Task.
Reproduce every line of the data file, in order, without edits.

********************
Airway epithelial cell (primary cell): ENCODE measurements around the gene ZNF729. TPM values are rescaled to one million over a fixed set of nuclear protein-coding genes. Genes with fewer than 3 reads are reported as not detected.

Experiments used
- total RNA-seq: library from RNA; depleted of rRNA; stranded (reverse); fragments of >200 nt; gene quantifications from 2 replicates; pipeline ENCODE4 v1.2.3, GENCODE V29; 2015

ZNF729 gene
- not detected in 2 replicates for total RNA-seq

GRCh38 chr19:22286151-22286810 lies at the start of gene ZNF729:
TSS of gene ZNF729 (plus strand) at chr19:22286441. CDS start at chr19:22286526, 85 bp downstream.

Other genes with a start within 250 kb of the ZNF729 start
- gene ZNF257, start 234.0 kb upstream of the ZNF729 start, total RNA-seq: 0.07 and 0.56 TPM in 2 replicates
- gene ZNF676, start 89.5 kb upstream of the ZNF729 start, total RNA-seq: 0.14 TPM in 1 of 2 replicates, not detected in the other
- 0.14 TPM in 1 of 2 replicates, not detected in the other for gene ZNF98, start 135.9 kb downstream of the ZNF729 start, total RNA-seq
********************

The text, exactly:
Airway epithelial cell (primary cell): ENCODE measurements around the gene ZNF729. TPM values are rescaled to one million over a fixed set of nuclear protein-coding genes. Genes with fewer than 3 reads are reported as not detected.

Experiments used
- total RNA-seq: library from RNA; depleted of rRNA; stranded (reverse); fragments of >200 nt; gene quantifications from 2 replicates; pipeline ENCODE4 v1.2.3, GENCODE V29; 2015

ZNF729 gene
- not detected in 2 replicates for total RNA-seq

GRCh38 chr19:22286151-22286810 lies at the start of gene ZNF729:
TSS of gene ZNF729 (plus strand) at chr19:22286441. CDS start at chr19:22286526, 85 bp downstream.

Other genes with a start within 250 kb of the ZNF729 start
- gene ZNF257, start 234.0 kb upstream of the ZNF729 start, total RNA-seq: 0.07 and 0.56 TPM in 2 replicates
- gene ZNF676, start 89.5 kb upstream of the ZNF729 start, total RNA-seq: 0.14 TPM in 1 of 2 replicates, not detected in the other
- 0.14 TPM in 1 of 2 replicates, not detected in the other for gene ZNF98, start 135.9 kb downstream of the ZNF729 start, total RNA-seq